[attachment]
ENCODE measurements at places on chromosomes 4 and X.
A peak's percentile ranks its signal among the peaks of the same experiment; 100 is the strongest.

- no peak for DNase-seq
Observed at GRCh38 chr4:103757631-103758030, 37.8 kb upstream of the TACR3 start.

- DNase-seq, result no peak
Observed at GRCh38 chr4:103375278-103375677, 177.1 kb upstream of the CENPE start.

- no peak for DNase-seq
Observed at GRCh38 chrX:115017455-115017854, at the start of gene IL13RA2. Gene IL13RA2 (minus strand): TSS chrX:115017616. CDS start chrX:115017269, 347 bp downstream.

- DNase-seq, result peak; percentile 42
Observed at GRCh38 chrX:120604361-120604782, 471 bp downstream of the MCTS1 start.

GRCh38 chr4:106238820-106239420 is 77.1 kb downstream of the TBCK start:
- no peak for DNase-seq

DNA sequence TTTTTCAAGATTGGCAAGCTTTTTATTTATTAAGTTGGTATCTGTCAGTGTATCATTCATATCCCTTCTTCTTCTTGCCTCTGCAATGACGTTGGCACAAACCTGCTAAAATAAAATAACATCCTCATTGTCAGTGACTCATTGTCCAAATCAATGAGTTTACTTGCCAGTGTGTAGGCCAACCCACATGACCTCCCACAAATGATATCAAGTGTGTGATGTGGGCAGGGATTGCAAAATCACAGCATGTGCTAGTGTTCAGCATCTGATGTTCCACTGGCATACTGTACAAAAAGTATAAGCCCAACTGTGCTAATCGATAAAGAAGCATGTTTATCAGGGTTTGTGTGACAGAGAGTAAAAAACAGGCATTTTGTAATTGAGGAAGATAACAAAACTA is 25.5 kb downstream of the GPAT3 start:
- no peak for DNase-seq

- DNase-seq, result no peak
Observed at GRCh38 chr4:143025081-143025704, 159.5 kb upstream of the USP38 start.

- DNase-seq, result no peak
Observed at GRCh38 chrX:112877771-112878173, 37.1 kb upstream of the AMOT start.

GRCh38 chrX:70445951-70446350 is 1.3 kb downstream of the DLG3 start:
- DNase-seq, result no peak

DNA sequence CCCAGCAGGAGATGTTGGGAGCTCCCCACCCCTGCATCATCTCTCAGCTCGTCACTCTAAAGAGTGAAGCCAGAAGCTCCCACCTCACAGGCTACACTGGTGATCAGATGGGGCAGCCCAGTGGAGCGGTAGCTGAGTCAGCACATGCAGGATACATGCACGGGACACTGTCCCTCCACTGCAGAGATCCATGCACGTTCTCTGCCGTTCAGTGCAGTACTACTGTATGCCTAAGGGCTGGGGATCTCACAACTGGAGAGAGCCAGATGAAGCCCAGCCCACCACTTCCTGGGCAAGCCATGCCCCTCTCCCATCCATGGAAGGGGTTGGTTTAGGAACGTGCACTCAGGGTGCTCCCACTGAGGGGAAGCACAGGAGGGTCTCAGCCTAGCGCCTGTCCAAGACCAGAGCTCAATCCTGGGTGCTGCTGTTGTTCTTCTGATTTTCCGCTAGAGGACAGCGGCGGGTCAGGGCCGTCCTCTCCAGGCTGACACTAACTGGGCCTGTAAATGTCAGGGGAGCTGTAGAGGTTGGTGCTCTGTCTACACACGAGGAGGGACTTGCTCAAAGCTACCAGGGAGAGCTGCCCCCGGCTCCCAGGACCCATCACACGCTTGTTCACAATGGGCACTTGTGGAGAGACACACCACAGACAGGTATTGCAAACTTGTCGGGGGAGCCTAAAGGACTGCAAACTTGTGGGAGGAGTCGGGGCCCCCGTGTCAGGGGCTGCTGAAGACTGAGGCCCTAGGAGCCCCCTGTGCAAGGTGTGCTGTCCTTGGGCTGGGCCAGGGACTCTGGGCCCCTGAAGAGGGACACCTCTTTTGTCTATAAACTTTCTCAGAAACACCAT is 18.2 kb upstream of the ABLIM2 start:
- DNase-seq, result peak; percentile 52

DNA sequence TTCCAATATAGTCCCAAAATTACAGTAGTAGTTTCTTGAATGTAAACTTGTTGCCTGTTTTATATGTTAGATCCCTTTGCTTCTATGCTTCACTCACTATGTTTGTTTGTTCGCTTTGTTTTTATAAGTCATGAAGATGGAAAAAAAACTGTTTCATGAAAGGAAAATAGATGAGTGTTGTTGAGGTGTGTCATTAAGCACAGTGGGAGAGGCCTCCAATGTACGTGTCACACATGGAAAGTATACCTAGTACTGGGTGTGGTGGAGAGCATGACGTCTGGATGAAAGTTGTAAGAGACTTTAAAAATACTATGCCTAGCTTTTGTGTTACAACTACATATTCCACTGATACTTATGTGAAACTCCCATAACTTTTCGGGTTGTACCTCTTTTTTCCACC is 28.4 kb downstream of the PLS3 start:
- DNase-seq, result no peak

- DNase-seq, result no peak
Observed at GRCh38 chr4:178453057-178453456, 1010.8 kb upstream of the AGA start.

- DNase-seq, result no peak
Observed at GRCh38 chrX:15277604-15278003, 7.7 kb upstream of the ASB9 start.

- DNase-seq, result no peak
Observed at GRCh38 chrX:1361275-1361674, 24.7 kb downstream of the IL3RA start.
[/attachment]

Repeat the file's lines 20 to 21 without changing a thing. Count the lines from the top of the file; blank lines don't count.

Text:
- DNase-seq, result no peak

DNA sequence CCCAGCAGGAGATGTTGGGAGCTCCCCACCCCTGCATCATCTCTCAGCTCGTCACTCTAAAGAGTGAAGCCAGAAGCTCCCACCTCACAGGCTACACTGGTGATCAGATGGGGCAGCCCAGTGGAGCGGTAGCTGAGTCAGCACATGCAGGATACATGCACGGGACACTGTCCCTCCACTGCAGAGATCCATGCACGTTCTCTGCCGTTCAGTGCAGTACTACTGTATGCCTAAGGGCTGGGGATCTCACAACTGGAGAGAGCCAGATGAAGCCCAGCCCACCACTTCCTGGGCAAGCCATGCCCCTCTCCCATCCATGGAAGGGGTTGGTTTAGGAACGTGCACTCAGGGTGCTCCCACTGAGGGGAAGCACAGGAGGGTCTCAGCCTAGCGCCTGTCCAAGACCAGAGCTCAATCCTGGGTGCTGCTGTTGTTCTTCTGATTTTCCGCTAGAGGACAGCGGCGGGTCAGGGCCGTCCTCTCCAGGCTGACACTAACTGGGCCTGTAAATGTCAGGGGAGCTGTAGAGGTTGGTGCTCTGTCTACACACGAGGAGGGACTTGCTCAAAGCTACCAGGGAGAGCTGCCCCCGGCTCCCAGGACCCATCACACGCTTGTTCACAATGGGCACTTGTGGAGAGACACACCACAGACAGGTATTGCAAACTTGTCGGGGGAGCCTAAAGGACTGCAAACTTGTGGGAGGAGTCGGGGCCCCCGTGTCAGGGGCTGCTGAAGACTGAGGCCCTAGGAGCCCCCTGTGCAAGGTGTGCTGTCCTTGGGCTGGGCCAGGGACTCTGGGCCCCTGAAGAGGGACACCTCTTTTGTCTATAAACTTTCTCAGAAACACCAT is 18.2 kb upstream of the ABLIM2 start: